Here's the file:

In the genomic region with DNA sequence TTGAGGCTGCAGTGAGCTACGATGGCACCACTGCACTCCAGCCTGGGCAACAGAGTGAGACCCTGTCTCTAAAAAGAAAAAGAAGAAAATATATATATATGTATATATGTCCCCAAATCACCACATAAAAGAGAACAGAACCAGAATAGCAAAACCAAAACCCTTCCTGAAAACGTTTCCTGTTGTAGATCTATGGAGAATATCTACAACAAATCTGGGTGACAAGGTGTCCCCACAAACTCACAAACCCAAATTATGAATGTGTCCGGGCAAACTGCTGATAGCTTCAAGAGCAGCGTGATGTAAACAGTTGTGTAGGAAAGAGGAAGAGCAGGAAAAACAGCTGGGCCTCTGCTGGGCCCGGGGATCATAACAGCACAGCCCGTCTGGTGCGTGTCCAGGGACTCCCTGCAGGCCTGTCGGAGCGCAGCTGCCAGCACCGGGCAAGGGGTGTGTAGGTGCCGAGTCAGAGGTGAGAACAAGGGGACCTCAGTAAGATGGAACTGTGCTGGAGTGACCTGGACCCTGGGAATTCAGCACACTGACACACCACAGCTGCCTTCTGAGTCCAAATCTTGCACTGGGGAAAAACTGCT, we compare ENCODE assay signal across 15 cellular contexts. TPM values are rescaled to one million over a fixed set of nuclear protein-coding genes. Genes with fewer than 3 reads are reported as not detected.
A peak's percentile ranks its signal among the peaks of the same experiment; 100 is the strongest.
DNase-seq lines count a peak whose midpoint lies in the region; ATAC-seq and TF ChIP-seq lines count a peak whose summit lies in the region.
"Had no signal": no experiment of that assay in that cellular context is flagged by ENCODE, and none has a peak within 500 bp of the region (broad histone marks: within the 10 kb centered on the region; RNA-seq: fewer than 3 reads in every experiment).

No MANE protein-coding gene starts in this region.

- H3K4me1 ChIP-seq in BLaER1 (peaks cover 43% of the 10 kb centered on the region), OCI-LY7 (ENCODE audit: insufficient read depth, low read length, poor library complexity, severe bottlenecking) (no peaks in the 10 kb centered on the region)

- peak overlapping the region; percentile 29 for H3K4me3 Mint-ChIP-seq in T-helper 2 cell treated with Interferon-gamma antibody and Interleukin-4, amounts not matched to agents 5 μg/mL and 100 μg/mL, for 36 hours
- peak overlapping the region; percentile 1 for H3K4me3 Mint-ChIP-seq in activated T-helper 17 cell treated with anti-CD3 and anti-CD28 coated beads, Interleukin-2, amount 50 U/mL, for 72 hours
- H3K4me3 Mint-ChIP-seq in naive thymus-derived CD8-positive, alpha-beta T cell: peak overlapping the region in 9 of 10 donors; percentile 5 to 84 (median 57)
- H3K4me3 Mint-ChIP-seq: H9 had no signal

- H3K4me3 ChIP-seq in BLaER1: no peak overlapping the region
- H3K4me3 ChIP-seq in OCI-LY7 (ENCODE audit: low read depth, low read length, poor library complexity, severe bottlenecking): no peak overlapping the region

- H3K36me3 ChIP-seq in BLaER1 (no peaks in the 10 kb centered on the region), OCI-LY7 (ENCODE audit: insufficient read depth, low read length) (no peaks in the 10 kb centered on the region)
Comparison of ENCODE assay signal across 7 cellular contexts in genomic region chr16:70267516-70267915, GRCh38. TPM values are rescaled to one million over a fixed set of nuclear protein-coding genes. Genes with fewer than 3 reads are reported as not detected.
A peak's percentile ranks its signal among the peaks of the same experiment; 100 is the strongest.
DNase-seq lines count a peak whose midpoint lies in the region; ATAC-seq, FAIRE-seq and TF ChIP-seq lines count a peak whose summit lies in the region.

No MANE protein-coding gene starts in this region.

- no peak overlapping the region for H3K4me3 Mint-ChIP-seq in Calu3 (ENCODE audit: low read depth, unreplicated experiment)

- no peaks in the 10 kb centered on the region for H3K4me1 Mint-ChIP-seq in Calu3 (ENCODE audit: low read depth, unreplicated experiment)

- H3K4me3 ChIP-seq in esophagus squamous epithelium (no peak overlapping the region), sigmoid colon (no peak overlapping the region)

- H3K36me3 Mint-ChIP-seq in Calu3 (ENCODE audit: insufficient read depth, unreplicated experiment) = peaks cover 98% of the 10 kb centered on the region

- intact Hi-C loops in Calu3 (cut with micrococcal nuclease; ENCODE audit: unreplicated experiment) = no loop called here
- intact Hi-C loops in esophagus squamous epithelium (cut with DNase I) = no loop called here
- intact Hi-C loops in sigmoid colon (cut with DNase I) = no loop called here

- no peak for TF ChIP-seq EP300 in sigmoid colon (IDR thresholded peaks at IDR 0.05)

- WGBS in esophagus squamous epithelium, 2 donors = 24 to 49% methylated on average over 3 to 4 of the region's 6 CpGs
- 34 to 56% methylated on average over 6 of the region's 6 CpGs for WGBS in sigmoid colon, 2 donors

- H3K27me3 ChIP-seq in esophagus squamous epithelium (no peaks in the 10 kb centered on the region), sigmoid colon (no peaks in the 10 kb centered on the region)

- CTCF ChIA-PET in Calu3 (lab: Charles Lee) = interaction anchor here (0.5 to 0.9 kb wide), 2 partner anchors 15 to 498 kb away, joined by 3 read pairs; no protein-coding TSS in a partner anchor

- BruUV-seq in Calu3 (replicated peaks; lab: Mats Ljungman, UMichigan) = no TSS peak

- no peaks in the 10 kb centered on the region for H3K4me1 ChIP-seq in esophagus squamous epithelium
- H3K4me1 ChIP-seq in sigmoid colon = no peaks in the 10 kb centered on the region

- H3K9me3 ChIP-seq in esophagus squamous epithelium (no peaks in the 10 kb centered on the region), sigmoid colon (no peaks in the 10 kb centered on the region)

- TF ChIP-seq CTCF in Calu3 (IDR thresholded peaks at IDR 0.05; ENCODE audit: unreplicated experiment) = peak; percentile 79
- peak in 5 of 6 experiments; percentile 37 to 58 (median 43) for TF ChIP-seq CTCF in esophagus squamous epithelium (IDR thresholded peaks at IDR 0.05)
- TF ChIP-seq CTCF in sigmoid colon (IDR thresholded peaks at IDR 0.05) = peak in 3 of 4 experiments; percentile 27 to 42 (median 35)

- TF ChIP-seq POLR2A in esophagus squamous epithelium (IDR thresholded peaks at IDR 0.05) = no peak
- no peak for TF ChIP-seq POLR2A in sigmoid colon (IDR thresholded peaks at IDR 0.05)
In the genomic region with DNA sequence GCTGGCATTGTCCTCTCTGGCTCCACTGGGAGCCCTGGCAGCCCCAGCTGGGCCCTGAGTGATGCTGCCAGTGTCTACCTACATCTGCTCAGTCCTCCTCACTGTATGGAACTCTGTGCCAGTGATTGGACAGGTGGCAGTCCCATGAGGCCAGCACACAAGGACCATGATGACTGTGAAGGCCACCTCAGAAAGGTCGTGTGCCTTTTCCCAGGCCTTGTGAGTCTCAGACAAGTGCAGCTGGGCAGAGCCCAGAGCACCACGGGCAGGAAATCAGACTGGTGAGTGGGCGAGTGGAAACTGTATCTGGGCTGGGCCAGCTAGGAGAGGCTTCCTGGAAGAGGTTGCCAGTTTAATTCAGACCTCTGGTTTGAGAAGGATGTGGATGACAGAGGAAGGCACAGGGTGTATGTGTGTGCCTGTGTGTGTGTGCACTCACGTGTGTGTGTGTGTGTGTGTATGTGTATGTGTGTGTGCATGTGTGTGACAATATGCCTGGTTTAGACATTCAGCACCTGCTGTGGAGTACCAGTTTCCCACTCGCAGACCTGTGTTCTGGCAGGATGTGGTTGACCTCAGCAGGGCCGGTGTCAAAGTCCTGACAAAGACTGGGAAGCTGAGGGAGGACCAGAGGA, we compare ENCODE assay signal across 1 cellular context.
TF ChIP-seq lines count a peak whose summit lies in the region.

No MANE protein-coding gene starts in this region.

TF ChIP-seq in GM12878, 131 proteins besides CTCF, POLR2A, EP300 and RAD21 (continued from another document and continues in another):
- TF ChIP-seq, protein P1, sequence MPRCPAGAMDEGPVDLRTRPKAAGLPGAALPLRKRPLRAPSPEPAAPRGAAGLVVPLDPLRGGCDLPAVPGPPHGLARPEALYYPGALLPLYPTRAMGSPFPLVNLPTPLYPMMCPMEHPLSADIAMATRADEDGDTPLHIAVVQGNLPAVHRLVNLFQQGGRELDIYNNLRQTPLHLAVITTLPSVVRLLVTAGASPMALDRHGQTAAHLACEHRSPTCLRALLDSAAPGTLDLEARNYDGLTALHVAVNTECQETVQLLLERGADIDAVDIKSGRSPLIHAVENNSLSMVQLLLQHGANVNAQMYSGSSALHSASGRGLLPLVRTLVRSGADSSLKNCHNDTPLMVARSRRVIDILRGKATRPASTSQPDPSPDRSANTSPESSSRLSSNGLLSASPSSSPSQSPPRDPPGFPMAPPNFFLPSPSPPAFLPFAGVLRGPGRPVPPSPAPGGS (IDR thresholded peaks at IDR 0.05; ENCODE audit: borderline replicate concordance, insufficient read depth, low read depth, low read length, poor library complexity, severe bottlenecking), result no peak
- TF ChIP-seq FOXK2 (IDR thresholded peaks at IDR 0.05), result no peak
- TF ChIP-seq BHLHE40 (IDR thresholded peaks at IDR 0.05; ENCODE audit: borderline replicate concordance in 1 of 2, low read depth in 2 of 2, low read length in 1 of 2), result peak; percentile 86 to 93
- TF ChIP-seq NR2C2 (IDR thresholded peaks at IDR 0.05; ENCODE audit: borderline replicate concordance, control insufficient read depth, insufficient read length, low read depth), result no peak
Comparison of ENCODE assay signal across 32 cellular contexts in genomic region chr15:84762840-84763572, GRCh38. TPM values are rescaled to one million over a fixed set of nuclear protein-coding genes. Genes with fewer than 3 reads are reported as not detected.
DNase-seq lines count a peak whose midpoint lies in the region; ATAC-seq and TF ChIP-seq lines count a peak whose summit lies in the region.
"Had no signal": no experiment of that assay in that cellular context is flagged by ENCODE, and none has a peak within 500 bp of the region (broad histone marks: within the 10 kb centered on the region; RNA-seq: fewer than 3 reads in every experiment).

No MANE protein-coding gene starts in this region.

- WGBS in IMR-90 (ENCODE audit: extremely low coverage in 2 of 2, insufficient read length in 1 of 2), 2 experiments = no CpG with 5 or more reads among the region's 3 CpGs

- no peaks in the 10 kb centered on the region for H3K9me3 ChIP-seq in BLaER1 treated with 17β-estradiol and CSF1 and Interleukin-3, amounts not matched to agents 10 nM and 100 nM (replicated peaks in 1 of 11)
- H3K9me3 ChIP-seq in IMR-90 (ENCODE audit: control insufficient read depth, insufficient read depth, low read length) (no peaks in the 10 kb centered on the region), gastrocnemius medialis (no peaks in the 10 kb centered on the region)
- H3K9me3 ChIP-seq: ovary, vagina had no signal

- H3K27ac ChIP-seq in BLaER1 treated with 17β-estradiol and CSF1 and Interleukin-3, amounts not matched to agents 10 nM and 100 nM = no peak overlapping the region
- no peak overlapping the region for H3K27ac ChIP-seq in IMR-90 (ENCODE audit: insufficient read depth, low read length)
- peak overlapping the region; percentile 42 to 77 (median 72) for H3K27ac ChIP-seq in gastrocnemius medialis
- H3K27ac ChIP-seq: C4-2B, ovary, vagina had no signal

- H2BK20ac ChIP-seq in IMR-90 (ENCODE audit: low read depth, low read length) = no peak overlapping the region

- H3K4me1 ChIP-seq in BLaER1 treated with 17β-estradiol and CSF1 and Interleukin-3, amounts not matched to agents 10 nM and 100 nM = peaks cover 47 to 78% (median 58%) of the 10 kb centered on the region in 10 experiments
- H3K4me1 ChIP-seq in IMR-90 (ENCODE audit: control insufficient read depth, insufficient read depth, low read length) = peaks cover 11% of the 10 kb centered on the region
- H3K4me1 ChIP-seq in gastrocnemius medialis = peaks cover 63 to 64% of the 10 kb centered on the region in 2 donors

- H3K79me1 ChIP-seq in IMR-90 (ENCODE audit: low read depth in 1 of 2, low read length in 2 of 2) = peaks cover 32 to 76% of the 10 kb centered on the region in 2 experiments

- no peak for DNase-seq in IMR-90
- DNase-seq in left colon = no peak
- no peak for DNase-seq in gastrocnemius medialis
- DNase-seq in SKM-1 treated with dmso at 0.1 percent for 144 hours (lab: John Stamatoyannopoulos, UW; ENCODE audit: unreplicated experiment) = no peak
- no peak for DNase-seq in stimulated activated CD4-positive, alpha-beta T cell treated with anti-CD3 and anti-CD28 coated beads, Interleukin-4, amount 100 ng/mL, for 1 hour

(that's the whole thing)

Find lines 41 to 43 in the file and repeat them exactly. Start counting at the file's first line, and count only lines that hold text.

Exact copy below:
No MANE protein-coding gene starts in this region.

TF ChIP-seq in GM12878, 131 proteins besides CTCF, POLR2A, EP300 and RAD21 (continued from another document and continues in another):
- TF ChIP-seq, protein P1, sequence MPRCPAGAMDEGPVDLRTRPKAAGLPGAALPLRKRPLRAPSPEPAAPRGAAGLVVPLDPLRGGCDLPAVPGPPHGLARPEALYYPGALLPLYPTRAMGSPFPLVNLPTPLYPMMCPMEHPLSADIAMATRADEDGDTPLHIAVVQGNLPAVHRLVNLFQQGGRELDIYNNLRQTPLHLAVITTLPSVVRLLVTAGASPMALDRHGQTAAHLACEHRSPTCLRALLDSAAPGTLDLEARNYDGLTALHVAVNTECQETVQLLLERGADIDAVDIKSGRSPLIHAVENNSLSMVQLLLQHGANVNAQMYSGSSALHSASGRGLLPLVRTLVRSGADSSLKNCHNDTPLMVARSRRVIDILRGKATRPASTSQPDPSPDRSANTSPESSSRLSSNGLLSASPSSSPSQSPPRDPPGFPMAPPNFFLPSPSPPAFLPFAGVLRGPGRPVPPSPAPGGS (IDR thresholded peaks at IDR 0.05; ENCODE audit: borderline replicate concordance, insufficient read depth, low read depth, low read length, poor library complexity, severe bottlenecking), result no peak